Such intentional contrast further highlights the gloomy tones of the movie. The incessant droning of life and charming attraction of death create an environment of passionate apprehension, something never seen among Nolan’s prior films. This is also where Oppenheimer’s greatest value lies: this cold poetic feel brings about a kind of magnetic ambiguity, a first for his works.
The inner struggles of man in reality and the mysteriousness and emptiness of this world have become two sides of the same coin. They resonate enigmatically to the same tune. And it is precisely because of this that music takes a greater weightage in Oppenheimer compared to other films. These sounds and music are Professor Oppenheimer’s own inner voices. In the original soundtracks, the main melody is slightly inharmonious, flowing from low to high and so on. This is the reflection of Oppenheimer’s feelings: suppressive yet at the same time euphoric. It portrays the scientist on a volcano, yet at the same time in an ice cellar. In addition, the sounds of electric currents, stomping and various noise, like flowing lava, accurately paints Oppenheimer’s inner world. At the same time, these sounds portray the world in its actuality, and we are but dancers under their orchestration.
The intense pace of storytelling in the film is no longer designed for plot tension but has become a part of the entire atmosphere. It is the face of an era, one that is full of apprehension and moves swiftly and muscles everyone along with it. It is the footsteps of an era full of killing intent.
Thus the film’s grandeur is created through the simultaneous display of the desert, the atomic detonation, the panic in the entire society, as well as Oppenheimer’s own inner struggles. Those parts do not belong to the plot directly, they hold an equal importance to Oppenheimer’s actions.
And it is, in fact, against this gloomy, fateful, monstrous melodic backdrop does Oppenheimer’s chaotic, conflicting passion to save the world look vicissitudinous. Everything in the film is a symptom telling of its time: that desolation and magnificence, burning anxiety and emptiness, that disillusionment and hunger, that greed and fear, all soaked and condensed into every page of the film.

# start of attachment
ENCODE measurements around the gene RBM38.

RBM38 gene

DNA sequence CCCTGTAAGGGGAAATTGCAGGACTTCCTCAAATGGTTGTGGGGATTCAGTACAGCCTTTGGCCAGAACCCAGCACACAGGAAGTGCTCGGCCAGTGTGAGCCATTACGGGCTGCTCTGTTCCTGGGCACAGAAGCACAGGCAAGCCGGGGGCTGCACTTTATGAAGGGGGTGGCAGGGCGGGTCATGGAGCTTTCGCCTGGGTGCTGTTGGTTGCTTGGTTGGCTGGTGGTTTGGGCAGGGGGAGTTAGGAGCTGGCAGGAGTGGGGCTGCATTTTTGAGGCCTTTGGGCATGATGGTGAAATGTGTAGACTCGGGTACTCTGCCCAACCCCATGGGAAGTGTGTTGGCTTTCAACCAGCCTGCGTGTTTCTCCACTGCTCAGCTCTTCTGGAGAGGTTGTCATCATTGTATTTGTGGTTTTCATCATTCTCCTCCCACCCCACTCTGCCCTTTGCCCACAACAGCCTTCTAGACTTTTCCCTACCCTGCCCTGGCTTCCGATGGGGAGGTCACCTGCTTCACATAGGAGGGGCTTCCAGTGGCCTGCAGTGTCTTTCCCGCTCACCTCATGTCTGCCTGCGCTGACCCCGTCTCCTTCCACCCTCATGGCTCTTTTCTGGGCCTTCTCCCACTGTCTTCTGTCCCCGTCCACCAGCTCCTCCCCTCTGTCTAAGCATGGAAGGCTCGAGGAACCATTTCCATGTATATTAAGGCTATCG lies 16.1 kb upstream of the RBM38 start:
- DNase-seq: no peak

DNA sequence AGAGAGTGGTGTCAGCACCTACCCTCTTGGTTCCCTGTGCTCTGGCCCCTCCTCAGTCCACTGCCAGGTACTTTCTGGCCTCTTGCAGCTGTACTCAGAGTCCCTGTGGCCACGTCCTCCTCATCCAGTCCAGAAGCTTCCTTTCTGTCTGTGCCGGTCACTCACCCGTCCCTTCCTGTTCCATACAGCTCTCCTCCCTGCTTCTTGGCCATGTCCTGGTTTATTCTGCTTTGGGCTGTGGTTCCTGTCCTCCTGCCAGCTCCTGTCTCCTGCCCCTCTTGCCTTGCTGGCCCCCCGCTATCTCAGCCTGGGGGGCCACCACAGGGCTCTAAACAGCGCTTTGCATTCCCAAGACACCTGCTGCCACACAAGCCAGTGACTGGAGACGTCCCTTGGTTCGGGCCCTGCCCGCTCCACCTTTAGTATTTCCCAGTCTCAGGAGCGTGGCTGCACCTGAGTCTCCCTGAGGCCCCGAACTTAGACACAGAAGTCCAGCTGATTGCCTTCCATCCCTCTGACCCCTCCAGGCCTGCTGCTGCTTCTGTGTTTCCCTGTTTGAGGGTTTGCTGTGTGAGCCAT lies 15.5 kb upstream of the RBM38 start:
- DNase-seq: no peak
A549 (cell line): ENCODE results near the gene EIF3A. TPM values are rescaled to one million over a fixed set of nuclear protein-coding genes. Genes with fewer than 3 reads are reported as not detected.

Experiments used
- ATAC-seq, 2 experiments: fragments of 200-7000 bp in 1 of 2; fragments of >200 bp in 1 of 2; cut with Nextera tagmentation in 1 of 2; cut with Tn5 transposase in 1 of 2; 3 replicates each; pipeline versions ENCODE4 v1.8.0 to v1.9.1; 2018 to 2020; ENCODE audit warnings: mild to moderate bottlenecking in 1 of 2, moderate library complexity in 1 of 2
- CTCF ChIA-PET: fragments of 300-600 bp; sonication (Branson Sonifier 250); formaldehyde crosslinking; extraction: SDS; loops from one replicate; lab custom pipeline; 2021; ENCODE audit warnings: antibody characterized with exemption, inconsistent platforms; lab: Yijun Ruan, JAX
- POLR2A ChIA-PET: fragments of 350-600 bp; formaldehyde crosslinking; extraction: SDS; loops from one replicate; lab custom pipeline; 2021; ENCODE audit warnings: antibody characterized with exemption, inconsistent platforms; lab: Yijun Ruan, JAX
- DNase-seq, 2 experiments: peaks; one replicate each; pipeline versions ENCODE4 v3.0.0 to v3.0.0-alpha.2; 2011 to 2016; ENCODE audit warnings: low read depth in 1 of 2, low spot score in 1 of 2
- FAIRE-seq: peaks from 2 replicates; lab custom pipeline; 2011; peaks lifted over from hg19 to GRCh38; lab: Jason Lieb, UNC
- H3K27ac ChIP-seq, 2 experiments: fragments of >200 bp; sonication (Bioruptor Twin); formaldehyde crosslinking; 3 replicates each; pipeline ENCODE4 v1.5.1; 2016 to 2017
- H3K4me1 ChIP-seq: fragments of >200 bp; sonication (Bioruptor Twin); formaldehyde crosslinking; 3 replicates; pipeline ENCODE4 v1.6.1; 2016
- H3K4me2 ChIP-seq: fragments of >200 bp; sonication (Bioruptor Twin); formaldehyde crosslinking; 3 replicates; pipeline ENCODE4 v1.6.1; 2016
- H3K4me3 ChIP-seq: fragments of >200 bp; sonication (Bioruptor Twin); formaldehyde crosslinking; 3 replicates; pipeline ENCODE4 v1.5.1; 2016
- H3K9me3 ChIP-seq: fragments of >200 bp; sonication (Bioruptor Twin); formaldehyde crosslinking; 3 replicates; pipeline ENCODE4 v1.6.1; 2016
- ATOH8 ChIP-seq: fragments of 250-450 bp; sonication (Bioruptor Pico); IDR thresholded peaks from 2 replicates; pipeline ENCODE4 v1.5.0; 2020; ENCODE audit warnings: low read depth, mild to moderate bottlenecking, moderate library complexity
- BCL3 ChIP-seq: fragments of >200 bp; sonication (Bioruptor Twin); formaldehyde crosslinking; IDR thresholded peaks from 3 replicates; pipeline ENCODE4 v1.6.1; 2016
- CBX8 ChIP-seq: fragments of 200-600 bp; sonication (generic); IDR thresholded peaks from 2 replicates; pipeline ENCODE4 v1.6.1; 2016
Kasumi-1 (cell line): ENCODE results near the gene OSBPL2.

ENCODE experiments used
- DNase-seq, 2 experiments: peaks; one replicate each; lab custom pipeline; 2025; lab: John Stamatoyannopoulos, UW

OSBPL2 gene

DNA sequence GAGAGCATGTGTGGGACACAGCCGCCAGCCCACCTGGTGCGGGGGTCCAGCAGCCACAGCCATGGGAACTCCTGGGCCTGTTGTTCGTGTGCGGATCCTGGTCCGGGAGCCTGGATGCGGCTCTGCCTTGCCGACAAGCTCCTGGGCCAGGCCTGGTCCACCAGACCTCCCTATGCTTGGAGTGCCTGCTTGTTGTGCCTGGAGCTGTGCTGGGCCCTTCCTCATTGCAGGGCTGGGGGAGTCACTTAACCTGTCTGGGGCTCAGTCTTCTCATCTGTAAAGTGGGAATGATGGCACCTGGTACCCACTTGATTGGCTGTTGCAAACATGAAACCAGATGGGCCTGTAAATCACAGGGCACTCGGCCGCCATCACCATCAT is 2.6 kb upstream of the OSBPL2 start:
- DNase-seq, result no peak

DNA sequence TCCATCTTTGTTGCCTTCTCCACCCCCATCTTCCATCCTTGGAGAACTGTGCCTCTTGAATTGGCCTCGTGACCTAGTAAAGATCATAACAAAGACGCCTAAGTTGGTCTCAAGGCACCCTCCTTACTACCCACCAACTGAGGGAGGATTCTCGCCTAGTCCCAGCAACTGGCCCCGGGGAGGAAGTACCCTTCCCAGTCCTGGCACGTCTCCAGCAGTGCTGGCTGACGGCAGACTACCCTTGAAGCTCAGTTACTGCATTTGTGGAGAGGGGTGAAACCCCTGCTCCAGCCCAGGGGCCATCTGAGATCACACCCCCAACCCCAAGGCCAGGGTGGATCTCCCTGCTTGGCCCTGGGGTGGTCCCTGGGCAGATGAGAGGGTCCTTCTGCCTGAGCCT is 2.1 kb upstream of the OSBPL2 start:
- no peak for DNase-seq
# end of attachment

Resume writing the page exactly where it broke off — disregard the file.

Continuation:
The greatest trait of this film lies in its poetic nature as well as its ability to understand the world through Oppenheimer’s mind. Thus, Nolan’s habit of over-dramatization hurt the film in certain areas. For example, Robert Downey Junior’s role as the main antagonist becomes the film’s greatest failure. This is because Oppenheimer’s real enemy are not the bureaucrats but the era itself, the era that brings both uneasiness and anticipation. The politicians led by Lewis Strauss can neither carry the weight of his mental energy nor carry values that can hold a candle against those of Oppenheimer’s. They are simply some jealous bureaucrats in the system who misunderstood the genius protagonist, much like Salieri’s unfounded yet firm resolve to make Mozart his mortal enemy in Amadeus (1984). This kind of iridescent and secular confrontation does not go in tandem with the inner abyss of Oppenheimer that the film really wants to talk about. Nolan dwarfed and narrowed the real contradictions in the film, and in doing so gave the audience a sense of mismatch and imbalance.